This will see more dangerous criminals given life sentences, an end to the indeterminate sentencing system, to be replaced by long determinate prison terms, and mandatory custodial sentences to be available for both adults and 16-17 years olds convicted of aggravated knife and offensive weapon offences.
It follows the Prime Minister’s announcement on 21 June 2011 that the Government would review the Imprisonment for Public Protection (IPP) sentence with a view to replacing it with a new regime which would be better understood by the public and command greater confidence.
The new regime will include:
- Mandatory life sentences - a ‘two strikes’ policy so that a mandatory life sentence will be given to anyone convicted of a second very serious sexual or violent crime. This will mean that mandatory life sentences can be given for crimes other than murder
- Extending the category of the most serious sexual and violent offences to include child sex offences, terrorism offences and ‘causing or allowing the death of a child’ so that the new provisions will apply to them
- The Extended Determinate Sentence (EDS) - all dangerous criminals convicted of serious sexual and violent crimes will be imprisoned for at least two thirds of their sentence, marking an end to the regime which allowed the release of these offenders at the half-way point. Offenders convicted of the most serious sexual and violent crimes in this category will not be released before the end of their sentence without Parole Board approval
- Extended licence period - criminals who complete an EDS must then serve extended licence periods where they will be closely monitored and returned to prison if necessary. The courts have the power to give up to an extra five years of licence for violent offenders and eight years for sexual offenders on top of their prison sentence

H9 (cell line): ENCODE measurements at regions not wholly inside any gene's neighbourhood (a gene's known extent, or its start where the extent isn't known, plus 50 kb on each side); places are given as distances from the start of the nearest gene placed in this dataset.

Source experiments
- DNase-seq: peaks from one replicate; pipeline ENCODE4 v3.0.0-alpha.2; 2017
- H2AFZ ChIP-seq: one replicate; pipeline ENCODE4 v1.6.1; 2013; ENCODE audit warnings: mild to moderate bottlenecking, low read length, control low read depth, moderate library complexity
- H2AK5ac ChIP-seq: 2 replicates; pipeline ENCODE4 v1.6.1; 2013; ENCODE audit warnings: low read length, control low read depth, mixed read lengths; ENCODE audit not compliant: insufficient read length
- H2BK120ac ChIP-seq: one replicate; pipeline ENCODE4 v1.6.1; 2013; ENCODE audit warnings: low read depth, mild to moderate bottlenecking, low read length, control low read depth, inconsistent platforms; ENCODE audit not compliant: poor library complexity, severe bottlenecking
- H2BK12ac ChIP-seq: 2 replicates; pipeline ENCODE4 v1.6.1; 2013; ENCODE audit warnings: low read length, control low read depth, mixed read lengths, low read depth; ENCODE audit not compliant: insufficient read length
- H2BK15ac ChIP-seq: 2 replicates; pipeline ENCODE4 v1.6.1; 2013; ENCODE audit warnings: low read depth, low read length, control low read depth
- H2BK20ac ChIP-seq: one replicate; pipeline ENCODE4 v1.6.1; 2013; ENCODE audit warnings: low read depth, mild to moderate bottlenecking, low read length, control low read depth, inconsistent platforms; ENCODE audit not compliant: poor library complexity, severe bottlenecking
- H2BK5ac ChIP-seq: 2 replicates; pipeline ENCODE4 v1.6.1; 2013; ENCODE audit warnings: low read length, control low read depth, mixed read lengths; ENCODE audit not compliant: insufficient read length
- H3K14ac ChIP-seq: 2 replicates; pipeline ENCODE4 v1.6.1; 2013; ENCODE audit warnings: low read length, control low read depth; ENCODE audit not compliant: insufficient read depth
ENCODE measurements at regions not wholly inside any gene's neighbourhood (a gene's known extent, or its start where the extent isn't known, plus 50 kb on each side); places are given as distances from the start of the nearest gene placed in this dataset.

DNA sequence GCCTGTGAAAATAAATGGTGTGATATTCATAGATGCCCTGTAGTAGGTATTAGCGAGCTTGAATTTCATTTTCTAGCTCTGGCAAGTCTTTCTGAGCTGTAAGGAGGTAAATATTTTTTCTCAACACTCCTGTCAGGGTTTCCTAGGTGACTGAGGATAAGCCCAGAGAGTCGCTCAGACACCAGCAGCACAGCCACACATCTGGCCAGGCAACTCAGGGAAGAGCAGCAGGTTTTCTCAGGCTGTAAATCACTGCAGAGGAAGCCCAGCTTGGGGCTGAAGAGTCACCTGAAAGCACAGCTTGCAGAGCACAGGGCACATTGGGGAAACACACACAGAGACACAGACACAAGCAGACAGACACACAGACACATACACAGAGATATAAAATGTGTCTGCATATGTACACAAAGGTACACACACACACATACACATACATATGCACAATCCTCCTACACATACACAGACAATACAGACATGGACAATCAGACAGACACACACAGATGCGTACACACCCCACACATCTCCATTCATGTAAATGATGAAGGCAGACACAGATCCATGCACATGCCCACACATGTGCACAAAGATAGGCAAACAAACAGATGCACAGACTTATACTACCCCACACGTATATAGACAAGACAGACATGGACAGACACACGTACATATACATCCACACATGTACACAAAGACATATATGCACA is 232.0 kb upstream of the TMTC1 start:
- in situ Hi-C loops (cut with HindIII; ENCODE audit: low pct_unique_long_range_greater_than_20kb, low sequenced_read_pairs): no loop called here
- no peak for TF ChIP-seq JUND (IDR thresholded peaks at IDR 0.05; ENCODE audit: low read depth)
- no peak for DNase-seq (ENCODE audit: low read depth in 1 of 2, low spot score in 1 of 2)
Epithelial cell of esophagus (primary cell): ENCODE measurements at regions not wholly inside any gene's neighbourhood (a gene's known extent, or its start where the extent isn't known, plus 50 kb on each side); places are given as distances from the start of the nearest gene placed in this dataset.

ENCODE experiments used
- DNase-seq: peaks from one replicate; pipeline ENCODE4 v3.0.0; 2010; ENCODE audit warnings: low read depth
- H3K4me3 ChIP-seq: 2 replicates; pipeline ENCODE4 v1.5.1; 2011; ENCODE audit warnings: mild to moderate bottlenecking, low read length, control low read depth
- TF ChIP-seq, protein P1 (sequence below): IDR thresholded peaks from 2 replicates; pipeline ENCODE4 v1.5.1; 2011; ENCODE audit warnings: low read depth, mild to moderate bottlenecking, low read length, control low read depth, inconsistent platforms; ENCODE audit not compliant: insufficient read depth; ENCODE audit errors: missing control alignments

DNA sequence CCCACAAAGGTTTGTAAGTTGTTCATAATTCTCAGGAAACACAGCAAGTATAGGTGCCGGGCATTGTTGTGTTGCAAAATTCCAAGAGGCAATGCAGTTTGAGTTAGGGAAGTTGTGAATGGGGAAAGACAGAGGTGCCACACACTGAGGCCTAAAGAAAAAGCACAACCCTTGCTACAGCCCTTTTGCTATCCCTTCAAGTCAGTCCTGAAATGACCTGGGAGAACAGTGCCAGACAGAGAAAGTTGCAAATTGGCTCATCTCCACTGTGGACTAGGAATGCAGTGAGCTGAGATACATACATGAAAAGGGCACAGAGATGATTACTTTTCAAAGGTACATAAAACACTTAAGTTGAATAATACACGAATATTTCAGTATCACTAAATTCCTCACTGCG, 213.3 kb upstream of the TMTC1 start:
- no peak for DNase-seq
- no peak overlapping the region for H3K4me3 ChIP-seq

- Mandatory custodial sentence for aggravated knife possession - 16 and 17 years olds - but not younger children - convicted of using a knife or offensive weapon to threaten and endanger will face a mandatory four month Detention and Training Order (DTO). The Government has already announced proposals for a mandatory six month sentence for adults convicted of the same offence.
Kenneth Clarke said:
‘We intend to replace the widely criticised IPP system, which the public doesn’t have confidence in, with a new regime of tough, determinate sentences. Under our plans we expect more dangerous offenders to receive life sentences. Those getting the new Extended Determinate Sentence will have to serve at least two-thirds of it behind bars before release. We are clear that there will be no automatic release before the end of the full sentence for the most serious cases.
‘The new regime will restore clarity, coherence and common sense to sentencing, rid us of the inconsistent and confusing IPP regime and give victims a clearer understanding of how long offenders will actually serve in prison.
‘We have already announced that we are bringing in an automatic prison sentence for any adults who use a knife to threaten and endanger. Clearly any extension of this sentence to children requires very careful consideration. However, we need to send out a clear message about the seriousness of juvenile knife crime, so we are proposing to extend a suitable equivalent sentence to 16-17 year olds, but not to younger children.’
The new measures will be debated in the House of Commons next week and if passed, will be added to the Legal Aid, Sentencing and Punishment of Offenders Bill which is currently progressing through Parliament.
Notes to editors
- These changes will not apply retrospectively to current prisoners: those on existing IPPs will continue to be assessed on a case by case basis by the Parole Board.
- Sentences of Imprisonment for Public Protection (IPPs) were created by the Criminal Justice Act 2003 and became available in April 2005. They were designed to protect the public from serious offenders whose crimes did not merit a life sentence.
- Offenders sentenced to an IPP are set a minimum term (tariff) which they must spend in prison. After they have completed their tariff they can apply to the Parole Board for release. The Parole Board will release an offender only if it is satisfied that the risk of harm presented by an offender is such that it may be safely managed in the community. If offenders are given parole they will be on supervised licence for at least 10 years. If offenders are refused parole they can only apply again after one year.
- The Detention and Training Order is the main custodial sentence for under-18s which is served half in custody and half under supervision in the community.
- For more information, please call the Ministry of Justice press office on 020 3334 3536.